A masterpiece of mystery Art theft: After a 24-year odyssey through Miami and New York, a stolen Chagall painting worth $1 million returns to its Baltimore owners, but its theft remains an unsolved crime.

April 25, 1996|By Joe Mathews | Joe Mathews,SUN STAFF

It's only a 10-minute ride from the elegant brick apartment building at 7111 Park Heights Ave. to the main floor of the Baltimore Museum of Art, where Marc Chagall's "Le Petit Concert" hangs by a doorway.

But the 1968 work, finished late in the career of the Russian-born painter, took 24 years to make the trip -- with detours through Miami, a mysterious warehouse near Kennedy International Airport and the secret compartment of a millionaire's yacht. During the journey, the Chagall's value jumped from $65,000 to more than $1 million.

Even with the recent conviction and sentencing of a New York man for illegally selling the Chagall in 1990, the central mystery of one of the nation's most unusual art thefts remains: Who broke into Leslie and Naomi Legum's ninth-floor apartment in April 1970 and took the Chagall, a Picasso and two dozen other works of art?

The answer is buried, probably forever, in a story with more colorful characters than the artist's dreamiest paintings: a Mexican sculptor, a Queens man with ties to organized crime, a tax-shelter guru who lived in a medieval castle on Long Island, and the eccentric Baltimore FBI agent whose investigative work would lead to the recovery of the Chagall -- nearly nine years after his own death.

The Legums have both died within the past two years, and many details of the 20-year-old search died with them, friends and family say. Their New York lawyer says his files on the case have been lost.

"This was a very unusual case because the whole story played out. The painting was found, there was a trial," says Constance Lowenthal, an expert on art thefts who is executive director of the International Foundation for Art Research.

"In this area, there are always new detective's cases, new thefts. But there are very few endings where the art is returned," Ms. Lowenthal adds.

On April 27, 1970, a Monday, the Legums' housekeeper arrived at their ninth-floor Park Heights Avenue apartment to find that the front door lock had been pried loose over the weekend. Inside, the apartment looked "like it had been ransacked," said the Legums' son, Jeff.

With the Legums away in Portugal, the housekeeper called Jeff, who rented a place on the fifth floor. He quickly went upstairs and began to take inventory of what had been lost: the paintings, a tapestry, some jewelry. He also decided not to call his parents because he "didn't want to ruin their vacation." They thanked him later.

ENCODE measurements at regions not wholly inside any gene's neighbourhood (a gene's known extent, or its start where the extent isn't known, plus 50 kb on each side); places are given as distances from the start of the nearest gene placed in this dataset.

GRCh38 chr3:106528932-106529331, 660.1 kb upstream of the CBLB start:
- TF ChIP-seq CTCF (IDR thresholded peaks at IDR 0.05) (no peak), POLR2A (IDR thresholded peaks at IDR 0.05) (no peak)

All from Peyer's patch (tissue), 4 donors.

Naomi Legum was the daughter of Lionel M. Hendler, maker of Hendler's ice cream and a collector of art. In 1939, she married Abe Legum's son Leslie. Building on his father's successful auto dealership, Leslie Legum had successful careers in leasing, development and even thoroughbred racing. (He owned 1992 Kentucky Derby entry Technology.)

Both Legums were philanthropists, active in the arts and in the Baltimore Jewish community. And of all the art she collected, Mrs. Legum developed perhaps the closest attachment to the works of Chagall, whom she had met.

"Le Petit Concert," which she purchased shortly after it was produced, was, like many of Chagall's paintings, deeply influenced by his Jewish upbringing in western Russia. It was so dear to Mrs. Legum that she had inscribed her initials in a crevice in back, so she could identify it if anything happened to it.

Jeff Legum knew most of this, and before his parents returned home, he had already established a reward for recovery of the paintings. The case received national attention, and police issued pamphlets and a Teletype alert across the country.

The phone calls came in, but no hard leads. In 1977, Leslie Legum decided to hire a private investigator, Frank O'Neil. Mr. O'Neil had worked bank robberies for the FBI for 25 years, and he was the type of agent that old bureau men, graying and faded, could tell stories about without ever getting bored.

A federal judge fondly dubbed him "Cardinal." Not one of the bank robbers he brought in was acquitted. One judge said of him: "I suspect in many cases he thought there wasn't much sense in going through a trial."

Mr. O'Neil retired from the FBI in 1977 and started his own private detective agency in his Parkville home. There was no secretary -- not much of anything really, except a cluttered 8-by-10-foot office with a couple of file cabinets in the basement, next to his wife's sewing machine.

He took the Legum case, even though, as he told his wife, he didn't care for art. He tried his sources, both cops and bad guys, but couldn't locate the paintings. So he started reading, combing through books and articles on art until he ran across a notation about a new effort to register stolen art work.

He tracked down the registry and added the Legums' missing paintings to the list by providing photographs of the art and a police report, though not the Legums' names. Then he hoped for the best.

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